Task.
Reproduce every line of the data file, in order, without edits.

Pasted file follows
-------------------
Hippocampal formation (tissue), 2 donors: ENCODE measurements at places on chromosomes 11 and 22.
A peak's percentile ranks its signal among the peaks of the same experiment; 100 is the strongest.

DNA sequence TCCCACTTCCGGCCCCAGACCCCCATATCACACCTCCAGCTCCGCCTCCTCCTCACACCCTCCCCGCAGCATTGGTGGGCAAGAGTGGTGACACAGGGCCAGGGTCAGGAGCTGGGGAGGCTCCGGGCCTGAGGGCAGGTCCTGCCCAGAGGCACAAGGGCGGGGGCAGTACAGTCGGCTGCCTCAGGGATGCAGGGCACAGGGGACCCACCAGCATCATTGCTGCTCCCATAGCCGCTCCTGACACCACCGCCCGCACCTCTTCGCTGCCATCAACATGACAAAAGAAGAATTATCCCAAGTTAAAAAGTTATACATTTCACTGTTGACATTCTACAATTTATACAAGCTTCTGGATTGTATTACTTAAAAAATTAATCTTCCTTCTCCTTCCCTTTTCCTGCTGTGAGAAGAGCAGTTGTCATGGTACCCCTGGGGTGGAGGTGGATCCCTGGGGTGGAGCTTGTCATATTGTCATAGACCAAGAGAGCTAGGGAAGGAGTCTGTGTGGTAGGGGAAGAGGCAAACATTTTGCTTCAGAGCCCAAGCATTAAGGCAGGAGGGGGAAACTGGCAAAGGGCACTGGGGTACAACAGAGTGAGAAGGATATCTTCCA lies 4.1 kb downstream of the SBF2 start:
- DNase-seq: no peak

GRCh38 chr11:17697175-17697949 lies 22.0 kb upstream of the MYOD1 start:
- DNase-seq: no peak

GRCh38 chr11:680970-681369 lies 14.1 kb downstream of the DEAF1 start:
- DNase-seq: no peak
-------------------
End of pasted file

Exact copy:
Hippocampal formation (tissue), 2 donors: ENCODE measurements at places on chromosomes 11 and 22.
A peak's percentile ranks its signal among the peaks of the same experiment; 100 is the strongest.

DNA sequence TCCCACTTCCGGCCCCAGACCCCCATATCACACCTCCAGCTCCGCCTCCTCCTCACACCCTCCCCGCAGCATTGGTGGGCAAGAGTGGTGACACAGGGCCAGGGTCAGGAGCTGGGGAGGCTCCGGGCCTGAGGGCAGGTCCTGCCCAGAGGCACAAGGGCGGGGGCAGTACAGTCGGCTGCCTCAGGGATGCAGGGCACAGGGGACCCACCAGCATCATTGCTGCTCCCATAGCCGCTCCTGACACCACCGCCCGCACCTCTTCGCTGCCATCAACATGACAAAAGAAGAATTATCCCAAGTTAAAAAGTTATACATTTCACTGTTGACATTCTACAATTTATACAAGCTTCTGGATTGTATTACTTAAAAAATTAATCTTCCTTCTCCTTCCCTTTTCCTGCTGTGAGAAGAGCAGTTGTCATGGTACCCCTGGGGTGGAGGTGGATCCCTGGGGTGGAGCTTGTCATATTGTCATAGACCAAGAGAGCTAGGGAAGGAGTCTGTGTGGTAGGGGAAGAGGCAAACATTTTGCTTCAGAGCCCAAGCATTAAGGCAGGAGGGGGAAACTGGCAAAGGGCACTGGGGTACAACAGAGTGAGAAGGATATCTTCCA lies 4.1 kb downstream of the SBF2 start:
- DNase-seq: no peak

GRCh38 chr11:17697175-17697949 lies 22.0 kb upstream of the MYOD1 start:
- DNase-seq: no peak

GRCh38 chr11:680970-681369 lies 14.1 kb downstream of the DEAF1 start:
- DNase-seq: no peak